ANOTHER Ceo "Retires" - Major Corp. IOMEGA! - article : LUSENET : TimeBomb 2000 (Y2000) : One Thread

Link to Press Release

Snip from the full press release:

ROY, Utah--(BUSINESS WIRE)--Aug. 19, 1999--Iomega Corporation (NYSE:IOM) announced today that effective August 31, 1999,

In resigning, Mr. Glore said that he made this decision for personal reasons and that he is not leaving for another job. "I expect to take my first vacation in three years and spend time with my family," said Glore.


Jodie Glore has informed Iomega's board of directors that he is resigning as president and CEO, effective August 31st. I and every other member of Iomega's board deeply regret Jodie's decision. We believe that he has gotten off to a good start and has the potential to do an outstanding job for Iomega. On a personal basis, working with Jodie has been a pleasure - he is one of the finest people I've worked with. I and everyone else at Iomega will miss him.

Jodie will have to speak for himself as to his reason for leaving. I can only say that it was not because of a lack of confidence in him or support of him by the board of directors. He informs me that he is not leaving for another position and intends to take a vacation and spend time with his family.

-- karen (karen@karen.karen), September 08, 1999


All right, lets not jump to conclusions. The dude probably just always had a deep-seated notion to quit and to "move away from it all". And take up small scale farming. And, just out of curiosity and for the challenge, to become completely self-sufficient. And probably, since he never really trusted banks or the stock market anyway, cash out. And, what the hey, you never know, maybe gold and silver might skyrocket in value, never hurts to have a lot. In hand, of course. In small coins.

But, lets not jump to conclusions.

-- King of Spain (, September 08, 1999.

"Personal Reasons" and "To Spend Time With My Family" are often euphamisms for two things:

1. Forced Resignation. Doesn't seem to be the case here, but you never know for sure.

2. Health Problems. I've seen this same style of press release only to be followed in a few months by the person's obituary (or that of a spouse or child) more than once.

-- Paul Neuhardt (, September 08, 1999.


That reminds me... I wonder if my IOMEGA Zip Drive is Y2K compliant.

Get ready for Y2K... y2k/index.html

Interesting little Y2K animation... y2k/flash.html

Lots to nose around in.


-- Diane J. Squire (, September 08, 1999.

Ah heck!

Donno what happened, but each time I goto it now converts to jibberish... and this URL...

Is it me... or them?



-- Diane J. Squire (, September 08, 1999.

Iomega was obviously struggling when the previous CEO bailed out in March, 1998, and now the new CEO (on the job only 10 months) decides "Hey, a vacation sounds pretty good right about now." Iomega's financials and prospects must really stink.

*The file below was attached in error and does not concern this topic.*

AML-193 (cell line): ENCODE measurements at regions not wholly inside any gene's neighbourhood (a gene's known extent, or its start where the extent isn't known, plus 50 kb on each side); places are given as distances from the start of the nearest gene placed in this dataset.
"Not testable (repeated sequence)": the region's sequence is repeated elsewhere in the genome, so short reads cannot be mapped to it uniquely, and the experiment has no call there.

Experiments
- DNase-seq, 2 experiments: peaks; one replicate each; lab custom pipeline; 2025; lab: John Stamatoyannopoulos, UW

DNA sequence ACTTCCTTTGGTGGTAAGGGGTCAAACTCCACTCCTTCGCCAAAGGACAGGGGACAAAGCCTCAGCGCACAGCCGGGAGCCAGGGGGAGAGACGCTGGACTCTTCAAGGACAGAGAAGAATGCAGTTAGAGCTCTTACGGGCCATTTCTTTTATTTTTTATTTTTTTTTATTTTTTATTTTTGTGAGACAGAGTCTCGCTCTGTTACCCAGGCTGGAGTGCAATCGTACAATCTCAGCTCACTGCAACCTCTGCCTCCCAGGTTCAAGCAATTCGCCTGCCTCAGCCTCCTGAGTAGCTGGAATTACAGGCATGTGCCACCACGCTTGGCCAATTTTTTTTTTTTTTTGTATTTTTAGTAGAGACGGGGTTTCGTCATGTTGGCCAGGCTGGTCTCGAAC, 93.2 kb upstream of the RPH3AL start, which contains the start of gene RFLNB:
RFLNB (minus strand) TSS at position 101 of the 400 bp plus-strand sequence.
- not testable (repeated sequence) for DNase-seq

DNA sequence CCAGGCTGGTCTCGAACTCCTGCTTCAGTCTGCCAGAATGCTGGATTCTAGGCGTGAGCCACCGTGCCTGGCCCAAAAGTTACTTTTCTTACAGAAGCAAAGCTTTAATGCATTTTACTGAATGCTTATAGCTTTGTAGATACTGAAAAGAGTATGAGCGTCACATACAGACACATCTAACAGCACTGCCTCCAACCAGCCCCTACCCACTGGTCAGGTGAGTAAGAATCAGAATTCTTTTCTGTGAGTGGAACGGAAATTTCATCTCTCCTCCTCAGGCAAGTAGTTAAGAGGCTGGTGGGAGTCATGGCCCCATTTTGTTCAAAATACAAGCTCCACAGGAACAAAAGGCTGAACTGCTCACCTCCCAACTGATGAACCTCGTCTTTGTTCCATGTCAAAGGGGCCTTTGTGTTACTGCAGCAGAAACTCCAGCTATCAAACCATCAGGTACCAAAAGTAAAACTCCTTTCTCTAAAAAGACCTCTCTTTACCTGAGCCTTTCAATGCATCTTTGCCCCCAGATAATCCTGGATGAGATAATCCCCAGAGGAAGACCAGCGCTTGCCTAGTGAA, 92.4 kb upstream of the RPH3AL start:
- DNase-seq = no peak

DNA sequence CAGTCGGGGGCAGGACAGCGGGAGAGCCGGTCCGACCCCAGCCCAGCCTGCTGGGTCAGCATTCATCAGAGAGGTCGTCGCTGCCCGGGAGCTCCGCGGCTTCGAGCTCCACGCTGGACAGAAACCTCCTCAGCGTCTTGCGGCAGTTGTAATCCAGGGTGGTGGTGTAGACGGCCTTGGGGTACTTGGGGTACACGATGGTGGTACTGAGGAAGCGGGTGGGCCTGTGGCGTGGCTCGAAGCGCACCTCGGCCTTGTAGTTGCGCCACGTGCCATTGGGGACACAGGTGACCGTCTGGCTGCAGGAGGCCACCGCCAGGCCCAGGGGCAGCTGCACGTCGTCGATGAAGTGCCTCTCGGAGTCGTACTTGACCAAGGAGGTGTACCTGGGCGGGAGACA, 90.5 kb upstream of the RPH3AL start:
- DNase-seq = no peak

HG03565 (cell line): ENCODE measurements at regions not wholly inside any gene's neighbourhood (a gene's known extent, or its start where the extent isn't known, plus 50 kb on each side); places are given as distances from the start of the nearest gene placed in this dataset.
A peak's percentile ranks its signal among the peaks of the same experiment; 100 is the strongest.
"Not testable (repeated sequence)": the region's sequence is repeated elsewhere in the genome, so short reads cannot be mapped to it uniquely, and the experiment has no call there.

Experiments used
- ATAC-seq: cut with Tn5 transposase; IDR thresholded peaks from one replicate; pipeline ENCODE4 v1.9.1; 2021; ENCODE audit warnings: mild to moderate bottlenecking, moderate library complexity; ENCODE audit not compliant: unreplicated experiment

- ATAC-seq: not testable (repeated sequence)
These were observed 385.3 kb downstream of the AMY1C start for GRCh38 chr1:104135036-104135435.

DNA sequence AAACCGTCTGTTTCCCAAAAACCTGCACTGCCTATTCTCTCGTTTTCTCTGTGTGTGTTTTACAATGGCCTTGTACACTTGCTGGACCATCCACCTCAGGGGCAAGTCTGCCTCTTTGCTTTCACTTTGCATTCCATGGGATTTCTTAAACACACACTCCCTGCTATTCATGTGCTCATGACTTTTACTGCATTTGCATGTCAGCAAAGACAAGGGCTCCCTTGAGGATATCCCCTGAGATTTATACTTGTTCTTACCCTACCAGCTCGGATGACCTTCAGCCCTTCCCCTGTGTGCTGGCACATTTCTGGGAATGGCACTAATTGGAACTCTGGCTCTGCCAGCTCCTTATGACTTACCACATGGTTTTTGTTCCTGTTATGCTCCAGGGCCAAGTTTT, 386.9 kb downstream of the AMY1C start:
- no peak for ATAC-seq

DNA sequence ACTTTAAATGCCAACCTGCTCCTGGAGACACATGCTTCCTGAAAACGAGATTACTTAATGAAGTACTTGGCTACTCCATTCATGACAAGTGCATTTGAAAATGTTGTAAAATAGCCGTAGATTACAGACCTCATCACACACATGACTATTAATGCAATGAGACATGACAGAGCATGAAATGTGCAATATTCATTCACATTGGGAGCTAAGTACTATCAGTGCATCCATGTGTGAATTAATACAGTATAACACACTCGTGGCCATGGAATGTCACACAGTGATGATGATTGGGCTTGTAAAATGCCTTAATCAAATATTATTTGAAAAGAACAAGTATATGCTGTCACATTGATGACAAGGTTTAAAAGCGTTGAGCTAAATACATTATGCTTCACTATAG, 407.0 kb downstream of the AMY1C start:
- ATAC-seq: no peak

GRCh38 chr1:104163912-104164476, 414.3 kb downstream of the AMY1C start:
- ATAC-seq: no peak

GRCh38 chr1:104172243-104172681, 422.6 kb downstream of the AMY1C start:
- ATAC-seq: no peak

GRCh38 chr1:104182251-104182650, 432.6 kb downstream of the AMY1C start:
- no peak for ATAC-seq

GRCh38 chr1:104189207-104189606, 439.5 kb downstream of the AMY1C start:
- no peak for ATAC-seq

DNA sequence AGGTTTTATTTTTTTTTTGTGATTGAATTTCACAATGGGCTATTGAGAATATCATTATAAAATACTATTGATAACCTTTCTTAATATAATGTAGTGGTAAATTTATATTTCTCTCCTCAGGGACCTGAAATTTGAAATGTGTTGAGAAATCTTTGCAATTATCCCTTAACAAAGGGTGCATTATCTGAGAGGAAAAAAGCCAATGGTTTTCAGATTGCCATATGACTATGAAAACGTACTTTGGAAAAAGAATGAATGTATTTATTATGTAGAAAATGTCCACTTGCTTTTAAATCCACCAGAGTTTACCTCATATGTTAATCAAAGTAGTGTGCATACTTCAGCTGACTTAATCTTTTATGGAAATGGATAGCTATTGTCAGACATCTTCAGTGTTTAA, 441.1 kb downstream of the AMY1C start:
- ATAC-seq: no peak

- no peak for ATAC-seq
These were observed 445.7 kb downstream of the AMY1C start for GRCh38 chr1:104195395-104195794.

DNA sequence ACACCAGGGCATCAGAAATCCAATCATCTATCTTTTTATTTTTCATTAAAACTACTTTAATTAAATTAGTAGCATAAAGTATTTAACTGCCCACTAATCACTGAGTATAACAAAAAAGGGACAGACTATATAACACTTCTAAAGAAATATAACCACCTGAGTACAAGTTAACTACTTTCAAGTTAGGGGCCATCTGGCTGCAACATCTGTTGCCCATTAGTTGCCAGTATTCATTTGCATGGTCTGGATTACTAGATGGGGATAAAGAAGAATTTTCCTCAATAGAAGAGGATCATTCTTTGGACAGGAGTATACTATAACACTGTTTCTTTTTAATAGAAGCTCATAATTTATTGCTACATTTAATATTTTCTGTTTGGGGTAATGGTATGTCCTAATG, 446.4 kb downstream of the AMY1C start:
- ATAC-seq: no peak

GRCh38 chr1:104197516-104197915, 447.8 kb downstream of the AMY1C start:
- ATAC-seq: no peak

Here's an article from the Motley Fool site (including a "CEO job applications" contest they conducted) about Iomega's hiring of Mr. Glore:

October 23, 1998: New Iomega CEO

-- Mac (sneak@lurk.hid), September 08, 1999.

Rats deserting a sinking ship is just too good a euphamism to mess with...

-- Gia (, September 08, 1999.


Sabre Holdings Shares Fall After Chief Executive Michael Durham Resigns By Loren Steffy

Sabre Holdings Shares Fall After CEO Michael Durham Resigns

Fort Worth, Texas, Sept. 8 (Bloomberg) -- Sabre Holdings Corp.'s shares fell as much as 9.5 percent after Chief Executive Michael Durham resigned from the world's largest travel reservation company.

Sabre fell 4 5/8 to 48 1/8 in late morning trading, making it one of the biggest percentage decliners on the New York Stock Exchange. Earlier, the shares slid to 47 3/4. The stock has decreased about 32 percent since July 6.

Durham, 48, didn't unveil his plans or give a reason for leaving. He wasn't immediately available to comment. ``It's simply the right time to do something different,'' he said in a statement.

The departure comes just weeks after Sabre reported a slowdown in its computer services business, which runs systems for airlines including AMR Corp.'s American Airlines unit. Sabre's services revenue rose just 5.3 percent in the second quarter, a fraction of the 72 percent growth a year earlier. Just last week, the company fired 329 workers to cut costs.

At the time, Durham blamed the winding down of a two-year program to convert US Airways Group Inc.'s computer systems to Sabre's and a decline in Year 2000 work at American, which is largely completed.

John Pincavage, an analyst with Warburg Dillon Read LLC, said he doesn't expect Durham's departure to change Fort Worth, Texas-based Sabre's strategy of expanding its computer services and travel distribution businesses. ``Mr. Durham's surprising departure from Sabre should have little negative impact,'' Pincavage, who rates Sabre a ``buy,'' said in a report today.

Competing for Contracts

Durham, who had been AMR's chief financial officer, oversaw Sabre's 1996 spinoff from the airline company, which owns 83 percent of Sabre's shares. He also is credited with developing the company's computer services strategy, which in recent months has been competing for contracts from AMR competitors such as Continental Airlines Inc. and UAL Corp.'s United Airlines.

Sabre Chairman Donald Carty, also AMR's chairman and CEO, was named Sabre's interim CEO. Sabre has hired a search firm to seek a permanent replacement.

In addition to computer services, Sabre operates a worldwide reservation systems used by more than 40,000 travel agencies and runs, the leading Internet travel site. s=7518a512b1e1e5ad591b59650ff6fb3a

-- c (gonesoon@woods.home), September 08, 1999.


FWIW, I can get to, but at the java link I get nothing, probably because I have java turned off on my browser.


-- Jerry B (, September 08, 1999.

Moderation questions? read the FAQ